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PSY274H5 (28)
Chapter 6

Chapter 6 Textbook Notes - Do Animals Have Language?

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University of Toronto Mississauga
Craig Chambers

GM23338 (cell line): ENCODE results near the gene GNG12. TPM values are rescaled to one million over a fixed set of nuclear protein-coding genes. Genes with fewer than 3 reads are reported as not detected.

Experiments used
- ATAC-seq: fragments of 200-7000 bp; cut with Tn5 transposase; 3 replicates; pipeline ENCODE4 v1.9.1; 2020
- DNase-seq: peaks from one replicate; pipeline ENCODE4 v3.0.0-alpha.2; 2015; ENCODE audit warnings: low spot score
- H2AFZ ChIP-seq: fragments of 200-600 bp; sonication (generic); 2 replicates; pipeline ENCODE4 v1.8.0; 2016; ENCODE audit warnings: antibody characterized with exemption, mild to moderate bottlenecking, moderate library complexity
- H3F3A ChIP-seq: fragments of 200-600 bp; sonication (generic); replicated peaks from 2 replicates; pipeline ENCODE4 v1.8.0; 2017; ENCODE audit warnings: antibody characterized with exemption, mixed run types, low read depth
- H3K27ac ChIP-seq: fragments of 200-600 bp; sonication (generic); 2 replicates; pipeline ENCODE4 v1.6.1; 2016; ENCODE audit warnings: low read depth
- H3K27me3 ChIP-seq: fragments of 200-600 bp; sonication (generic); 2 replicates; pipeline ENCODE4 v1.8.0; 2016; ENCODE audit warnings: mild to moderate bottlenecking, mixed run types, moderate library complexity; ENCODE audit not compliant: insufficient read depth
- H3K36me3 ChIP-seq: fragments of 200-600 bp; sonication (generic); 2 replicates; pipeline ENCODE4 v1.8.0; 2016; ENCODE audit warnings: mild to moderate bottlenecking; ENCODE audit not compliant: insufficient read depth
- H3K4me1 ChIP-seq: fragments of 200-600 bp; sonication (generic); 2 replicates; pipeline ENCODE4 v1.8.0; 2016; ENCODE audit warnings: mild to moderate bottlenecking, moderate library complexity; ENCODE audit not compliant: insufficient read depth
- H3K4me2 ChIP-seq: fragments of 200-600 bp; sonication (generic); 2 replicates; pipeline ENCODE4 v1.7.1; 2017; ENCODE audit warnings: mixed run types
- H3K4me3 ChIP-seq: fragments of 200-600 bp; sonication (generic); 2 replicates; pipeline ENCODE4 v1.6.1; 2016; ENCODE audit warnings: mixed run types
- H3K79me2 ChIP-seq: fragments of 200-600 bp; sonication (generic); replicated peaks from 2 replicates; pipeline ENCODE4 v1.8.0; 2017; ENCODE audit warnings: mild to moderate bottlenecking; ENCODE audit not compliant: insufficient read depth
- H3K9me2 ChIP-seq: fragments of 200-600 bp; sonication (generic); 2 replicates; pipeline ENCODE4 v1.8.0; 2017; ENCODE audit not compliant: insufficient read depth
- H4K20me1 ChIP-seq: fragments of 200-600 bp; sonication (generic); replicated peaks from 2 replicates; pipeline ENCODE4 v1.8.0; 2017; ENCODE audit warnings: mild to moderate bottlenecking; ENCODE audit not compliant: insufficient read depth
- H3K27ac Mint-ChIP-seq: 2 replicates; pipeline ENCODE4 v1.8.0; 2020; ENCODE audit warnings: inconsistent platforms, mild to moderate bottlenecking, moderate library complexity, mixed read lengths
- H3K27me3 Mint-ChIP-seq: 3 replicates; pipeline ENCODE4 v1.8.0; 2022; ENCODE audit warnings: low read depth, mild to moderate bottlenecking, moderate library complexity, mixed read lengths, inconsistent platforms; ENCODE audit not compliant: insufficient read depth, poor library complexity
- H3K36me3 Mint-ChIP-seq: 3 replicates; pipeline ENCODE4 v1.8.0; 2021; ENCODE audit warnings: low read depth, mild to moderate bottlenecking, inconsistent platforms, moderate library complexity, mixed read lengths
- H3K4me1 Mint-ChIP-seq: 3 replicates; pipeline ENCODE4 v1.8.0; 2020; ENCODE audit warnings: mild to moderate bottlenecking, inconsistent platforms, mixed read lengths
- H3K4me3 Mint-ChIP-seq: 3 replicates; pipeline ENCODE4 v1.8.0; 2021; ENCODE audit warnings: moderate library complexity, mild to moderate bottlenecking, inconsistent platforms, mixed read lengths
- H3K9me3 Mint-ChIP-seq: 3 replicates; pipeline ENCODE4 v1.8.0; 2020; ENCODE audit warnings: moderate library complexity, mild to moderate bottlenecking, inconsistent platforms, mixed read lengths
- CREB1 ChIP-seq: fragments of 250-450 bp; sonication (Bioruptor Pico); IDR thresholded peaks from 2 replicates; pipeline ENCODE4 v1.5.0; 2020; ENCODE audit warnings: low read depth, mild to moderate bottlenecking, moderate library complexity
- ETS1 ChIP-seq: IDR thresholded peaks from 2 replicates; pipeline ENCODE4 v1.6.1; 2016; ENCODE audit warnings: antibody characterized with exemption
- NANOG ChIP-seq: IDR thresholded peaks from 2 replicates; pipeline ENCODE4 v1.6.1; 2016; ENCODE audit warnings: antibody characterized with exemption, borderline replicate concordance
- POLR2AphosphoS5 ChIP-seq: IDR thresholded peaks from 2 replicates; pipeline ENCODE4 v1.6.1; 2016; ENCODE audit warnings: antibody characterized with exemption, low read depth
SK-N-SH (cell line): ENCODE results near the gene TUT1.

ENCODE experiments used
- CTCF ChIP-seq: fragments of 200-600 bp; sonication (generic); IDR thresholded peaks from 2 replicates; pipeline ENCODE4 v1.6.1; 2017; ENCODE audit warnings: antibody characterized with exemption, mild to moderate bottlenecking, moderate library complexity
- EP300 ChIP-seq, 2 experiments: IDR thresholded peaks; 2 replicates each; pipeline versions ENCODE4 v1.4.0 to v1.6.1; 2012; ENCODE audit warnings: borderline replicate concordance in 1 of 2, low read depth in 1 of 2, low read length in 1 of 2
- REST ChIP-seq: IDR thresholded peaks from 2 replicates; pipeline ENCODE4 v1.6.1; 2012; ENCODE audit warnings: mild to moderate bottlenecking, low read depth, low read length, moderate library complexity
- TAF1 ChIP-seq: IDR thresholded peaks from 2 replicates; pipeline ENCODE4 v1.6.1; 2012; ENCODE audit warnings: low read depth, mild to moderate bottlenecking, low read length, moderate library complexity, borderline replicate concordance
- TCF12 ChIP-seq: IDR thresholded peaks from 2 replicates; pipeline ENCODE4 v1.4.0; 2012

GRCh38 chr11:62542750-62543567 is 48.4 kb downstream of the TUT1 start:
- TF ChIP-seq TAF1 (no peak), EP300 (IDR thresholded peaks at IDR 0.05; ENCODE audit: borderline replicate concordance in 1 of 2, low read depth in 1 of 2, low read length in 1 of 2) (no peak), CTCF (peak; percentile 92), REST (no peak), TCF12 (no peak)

Notes From Reading: P ART 1: LANGUAGE : THE HUMAN ABILITY(PGS . 3-91) CHAPTER 6: DO ANIMALS HAVE L ANGUAGE (75-90) Introduction - The description of a language, what linguists call a grammar, involves the explicit statement of many rules o Rules about sound and word formation, as well as sentence structure and meaning o We apply them without conscious knowledge that we are doing so - A grammar is a collection of rules that describes a language o A grammar is a definitional part of what makes something a language - We have the ability to acquire language without any formal instruction o Its innateness is another definitional part of language (first language acquisition) - The ability to refer to things that are not physically present (objects here, and times) is known as displacement - Both displacement and the ability to refer to abstractions are common to all human language - Under normal conditions, humans associate meaning with words and sentences and show this by reacting in ways that there are typically neither random nor simple reflexes - Human language is creative; it allows us to express noel ideas rather than simply repeating a closed set of utterances o We can recombine the meaningful unit of words (morphemes) and create new world o Following syntactic rules, we can recombine words and create new sentences Animal Communication - These six are enough to help us determine whether the following instances of animal behavior are evidence of language of the type found among humans o Rules that might constitute a grammar o Innateness o Displacement o The ability to refer to abstractions o The existence of meaningful units (such as words) as evidence by appropriate behavior on the part of listeners o The ability to create novel language expressions - Research on animal language has included the study of bees, birds, sea mammals, and various primates Animals and Language - Observations of bees have shown that honeybee communities send out scouts to look for food o When food is located, the scouts return to the hive and recruit other bees to help them bring the food back o The recruiter first gives the others a sample of the food, and then perform a dance that identifies the location of the food o The dance has two shapes: the “round” dance is circular and is used when the food is within 100m of the hive; and the “wagging” dance involves a stretched- out figure eight used when the food is further away o The rate at which the bee does the wagging dance conveys the distance to the food source; the farther it is, the slower the bee dances - In the wagging dance, direction is indicated by the orientation of the bee’s head o The top of the hive is taken to be coincidental with the location of the sun, and if the bee faces straight ahead when performing the dance, the food source lies directly below the sun Notes From Reading: P ART 1: ANGUAGE : THE HUMAN A BILITY(PGS. 3-91) C HAPTER 6: DO ANIMALS H AVE LANGUAGE (75-90) o If the food is 60 degree off the vertical, then the food is located 60 degree of the sun - Is the bee dance a language? o It has rules, and exhibits displacement in referring to food sources that aren’t present, and gives evidence of having meaningful units as evidenced by appropriate reactions by the bee who witness the dance - Birdsong has also been extensively studied, and it is undisputed that birdsong transmits information o Song differ from species to species, and even within species songs can vary somewhat by the territory of the bird occupies o Bird species can have song dialects - It appears that newly hatched birds immediately begin to acquire song, so they must be hard-wire for this task - The structure of songs also observes rules - Birds are
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